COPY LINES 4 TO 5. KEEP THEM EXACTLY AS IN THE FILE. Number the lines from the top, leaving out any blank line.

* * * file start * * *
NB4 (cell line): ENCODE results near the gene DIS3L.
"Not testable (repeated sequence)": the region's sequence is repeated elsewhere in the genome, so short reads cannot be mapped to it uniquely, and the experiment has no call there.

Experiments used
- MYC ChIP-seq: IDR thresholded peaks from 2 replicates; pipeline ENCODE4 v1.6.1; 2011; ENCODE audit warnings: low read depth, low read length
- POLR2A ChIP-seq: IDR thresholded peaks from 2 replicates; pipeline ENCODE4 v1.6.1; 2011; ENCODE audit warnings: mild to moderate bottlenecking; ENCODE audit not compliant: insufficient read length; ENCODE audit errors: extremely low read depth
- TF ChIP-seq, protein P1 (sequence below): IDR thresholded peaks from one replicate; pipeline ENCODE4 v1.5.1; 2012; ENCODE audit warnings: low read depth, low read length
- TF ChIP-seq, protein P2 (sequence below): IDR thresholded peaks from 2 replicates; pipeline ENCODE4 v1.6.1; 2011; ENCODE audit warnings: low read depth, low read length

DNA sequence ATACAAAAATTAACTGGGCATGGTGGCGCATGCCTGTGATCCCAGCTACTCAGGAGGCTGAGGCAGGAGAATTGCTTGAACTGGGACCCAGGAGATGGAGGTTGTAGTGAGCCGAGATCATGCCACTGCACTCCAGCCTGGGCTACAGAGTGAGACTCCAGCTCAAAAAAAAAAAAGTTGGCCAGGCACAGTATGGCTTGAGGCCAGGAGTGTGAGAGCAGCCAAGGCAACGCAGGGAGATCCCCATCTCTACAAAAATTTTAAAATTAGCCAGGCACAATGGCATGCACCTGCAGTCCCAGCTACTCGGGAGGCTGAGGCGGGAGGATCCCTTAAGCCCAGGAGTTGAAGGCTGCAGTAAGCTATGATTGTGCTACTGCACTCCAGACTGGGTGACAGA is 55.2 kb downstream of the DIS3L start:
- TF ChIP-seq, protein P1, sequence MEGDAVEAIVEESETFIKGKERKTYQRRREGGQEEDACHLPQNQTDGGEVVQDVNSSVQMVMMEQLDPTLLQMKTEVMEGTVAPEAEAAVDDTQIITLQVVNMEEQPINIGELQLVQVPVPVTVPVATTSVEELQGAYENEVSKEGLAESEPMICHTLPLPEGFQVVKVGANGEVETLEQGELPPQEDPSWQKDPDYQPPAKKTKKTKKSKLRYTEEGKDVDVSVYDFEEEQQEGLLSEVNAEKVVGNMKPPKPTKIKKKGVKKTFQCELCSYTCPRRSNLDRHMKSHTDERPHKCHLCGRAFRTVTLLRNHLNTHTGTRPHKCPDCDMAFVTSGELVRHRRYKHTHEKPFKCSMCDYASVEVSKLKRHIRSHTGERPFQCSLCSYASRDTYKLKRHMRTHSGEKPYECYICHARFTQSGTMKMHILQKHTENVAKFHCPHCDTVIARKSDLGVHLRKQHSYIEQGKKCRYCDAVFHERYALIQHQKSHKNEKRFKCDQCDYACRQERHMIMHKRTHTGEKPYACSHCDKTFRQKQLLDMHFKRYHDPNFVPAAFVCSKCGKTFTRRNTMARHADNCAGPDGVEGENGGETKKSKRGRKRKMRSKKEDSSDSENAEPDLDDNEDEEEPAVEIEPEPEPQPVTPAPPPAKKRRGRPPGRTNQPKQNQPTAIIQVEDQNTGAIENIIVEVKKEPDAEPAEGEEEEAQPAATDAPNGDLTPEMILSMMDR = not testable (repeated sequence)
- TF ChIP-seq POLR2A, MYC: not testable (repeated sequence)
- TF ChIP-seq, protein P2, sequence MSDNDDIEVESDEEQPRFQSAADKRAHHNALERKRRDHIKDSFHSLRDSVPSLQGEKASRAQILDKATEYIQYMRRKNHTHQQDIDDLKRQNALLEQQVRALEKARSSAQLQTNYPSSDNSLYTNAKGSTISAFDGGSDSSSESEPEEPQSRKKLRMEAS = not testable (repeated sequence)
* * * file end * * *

- MYC ChIP-seq: IDR thresholded peaks from 2 replicates; pipeline ENCODE4 v1.6.1; 2011; ENCODE audit warnings: low read depth, low read length
- POLR2A ChIP-seq: IDR thresholded peaks from 2 replicates; pipeline ENCODE4 v1.6.1; 2011; ENCODE audit warnings: mild to moderate bottlenecking; ENCODE audit not compliant: insufficient read length; ENCODE audit errors: extremely low read depth